When librarian Elke Bruton from the State Library of Oregon (pictured) and four of her colleagues attended Lead the Change! Oregon at Portland’s Central Library in April 2013, they were told they should give a report when they got back. But, she tells LJ, “We said, we don’t want to do that. Out of context, it doesn’t mean anything.” Instead, the team met to digest their own takeaways and turn them into training for their coworkers.
Lots of libraries run a One Book, One Community communitywide reading program. But we only know of one that published the book itself: Sacramento Public Library, CA. The library didn’t just promote One Book to its core audience of already-active patrons; it reached out with some very unconventional, award-winning marketing.
Whether a library is designing a building or a program, the first premise of designing for impact is figuring out what impact you’re trying to make and how you’re going to assess whether that impact is occurring. One of the most common buzzwords in librarianship today is “outcomes, not outputs.” In other words, measuring not quantitative metrics of what libraries do, such as circulation or visits, but what impact those activities have on the lives of their patrons.
As I got ready to tour the James B. Hunt Jr. Library at North Carolina State University (NCSU), Raleigh, last spring, as part of the Association of Research Libraries (ARL) meeting held nearby, the buzz about the newly unveiled building had reached such a level that I expected to find it, however cool, overhyped. It wasn’t. It was exactly the right amount of hyped. “Every corner of the Hunt Library is designed to be memorable and stunning,” the library’s vision claims. Grandiose as that might sound, those corners deliver.
Major publisher Houghton Mifflin Harcourt (HMH) filed plans with the SEC to go public, offering shares to the public worth up to $100 million.
University of Iowa outreach librarian Colleen Theisen’s recent social media efforts are proof that outreach can create new connections inside as well as outside the library, leading to new discoveries. On August 2, Theisen started a series of Facebook posts highlighting the largest, smallest, and oldest items in the libraries’ collection. For smallest, on August 5, she posted about a book so small it couldn’t be identified. Theisen’s post caught the attention of the libraries’ conservator Giselle Simón, who informed Theisen that the library had a new microscope. Using this more powerful tool, the library was able to identify the book.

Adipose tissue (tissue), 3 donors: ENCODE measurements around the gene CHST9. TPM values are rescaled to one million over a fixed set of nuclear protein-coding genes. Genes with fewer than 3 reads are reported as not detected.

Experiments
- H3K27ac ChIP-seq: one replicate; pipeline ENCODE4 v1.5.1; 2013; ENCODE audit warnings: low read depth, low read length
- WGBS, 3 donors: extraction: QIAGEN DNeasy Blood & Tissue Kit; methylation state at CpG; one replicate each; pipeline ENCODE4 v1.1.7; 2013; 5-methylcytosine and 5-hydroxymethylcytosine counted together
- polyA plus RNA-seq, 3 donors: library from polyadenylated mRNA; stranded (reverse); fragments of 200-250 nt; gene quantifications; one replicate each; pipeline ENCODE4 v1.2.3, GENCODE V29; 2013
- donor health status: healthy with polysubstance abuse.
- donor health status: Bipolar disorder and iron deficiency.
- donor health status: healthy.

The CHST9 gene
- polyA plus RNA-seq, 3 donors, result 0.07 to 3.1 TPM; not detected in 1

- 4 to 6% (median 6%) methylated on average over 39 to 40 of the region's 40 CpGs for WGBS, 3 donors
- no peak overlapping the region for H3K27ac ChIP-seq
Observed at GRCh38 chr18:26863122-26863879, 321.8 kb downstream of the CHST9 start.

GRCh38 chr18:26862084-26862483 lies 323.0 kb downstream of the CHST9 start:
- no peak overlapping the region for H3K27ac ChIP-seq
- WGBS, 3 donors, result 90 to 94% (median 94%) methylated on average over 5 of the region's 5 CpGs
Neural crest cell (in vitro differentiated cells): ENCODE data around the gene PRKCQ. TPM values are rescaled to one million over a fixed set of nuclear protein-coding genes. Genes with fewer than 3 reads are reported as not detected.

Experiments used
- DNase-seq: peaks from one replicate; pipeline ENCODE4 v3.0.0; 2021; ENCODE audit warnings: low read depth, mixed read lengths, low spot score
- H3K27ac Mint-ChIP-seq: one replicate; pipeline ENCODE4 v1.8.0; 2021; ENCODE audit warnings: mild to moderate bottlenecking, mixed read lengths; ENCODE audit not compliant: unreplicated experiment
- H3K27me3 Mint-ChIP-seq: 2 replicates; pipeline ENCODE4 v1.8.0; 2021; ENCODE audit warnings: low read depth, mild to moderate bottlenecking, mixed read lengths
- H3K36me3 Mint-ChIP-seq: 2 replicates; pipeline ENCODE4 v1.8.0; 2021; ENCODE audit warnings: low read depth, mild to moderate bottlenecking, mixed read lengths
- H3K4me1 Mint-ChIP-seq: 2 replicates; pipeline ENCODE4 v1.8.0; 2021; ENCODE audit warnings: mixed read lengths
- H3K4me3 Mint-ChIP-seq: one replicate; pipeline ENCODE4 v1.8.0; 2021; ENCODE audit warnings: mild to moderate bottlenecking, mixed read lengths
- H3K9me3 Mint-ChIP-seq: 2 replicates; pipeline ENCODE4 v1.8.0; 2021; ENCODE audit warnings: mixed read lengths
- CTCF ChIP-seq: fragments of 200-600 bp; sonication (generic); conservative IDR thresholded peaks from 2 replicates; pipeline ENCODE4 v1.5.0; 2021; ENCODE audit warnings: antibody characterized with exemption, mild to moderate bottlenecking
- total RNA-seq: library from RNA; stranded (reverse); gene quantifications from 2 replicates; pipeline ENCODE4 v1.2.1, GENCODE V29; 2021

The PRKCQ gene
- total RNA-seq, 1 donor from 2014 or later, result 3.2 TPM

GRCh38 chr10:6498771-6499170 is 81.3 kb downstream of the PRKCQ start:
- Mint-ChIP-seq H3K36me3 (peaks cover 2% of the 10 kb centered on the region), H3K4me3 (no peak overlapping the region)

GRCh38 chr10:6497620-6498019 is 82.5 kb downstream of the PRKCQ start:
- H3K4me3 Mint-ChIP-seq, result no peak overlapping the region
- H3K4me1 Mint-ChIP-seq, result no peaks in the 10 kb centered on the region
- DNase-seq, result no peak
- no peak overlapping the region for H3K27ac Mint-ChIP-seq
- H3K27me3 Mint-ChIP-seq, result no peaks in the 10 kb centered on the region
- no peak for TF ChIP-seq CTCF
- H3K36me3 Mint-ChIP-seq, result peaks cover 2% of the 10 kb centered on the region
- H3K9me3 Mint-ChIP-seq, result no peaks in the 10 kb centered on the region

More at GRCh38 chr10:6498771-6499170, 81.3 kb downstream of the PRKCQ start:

Columbus State Community College’s Delaware, OH, Campus Learning Center starts its information literacy outreach early—really early. The library doesn’t just reach out to new students, or even prospective students. It’s starting with elementary school students, thanks to a campus-wide partnership between the college and the Delaware City School District.
Citing concerns about the privacy of employees and the security of their networks, both the Massachusetts Institute of Technology (MIT) and nonprofit JSTOR have filed motions intervening in the Freedom of Information Act (FOIA) lawsuit that seeks to obtain Secret Service documents regarding internet activist Aaron Swartz.
Miami-Dade Public Library System (MDPLS) will have to cut 22 branches (out of 49), and 251 jobs, as well as reducing hours across the board, the Miami Herald reported on July 15. According to the Herald, the libraries were chosen based on geography and on whether they’re based in county-owned buildings or rented storefronts.
Major distributor Baker & Taylor will offer publisher services to its customers via a new strategic partnership with Bookmasters, the company announced on July 10. The move comes as private equity firm Castle Harlan acquired Bookmasters; that purchase was also announced yesterday. Castle Harlan had previously acquired Baker & Taylor in July 2006 for about $455 million.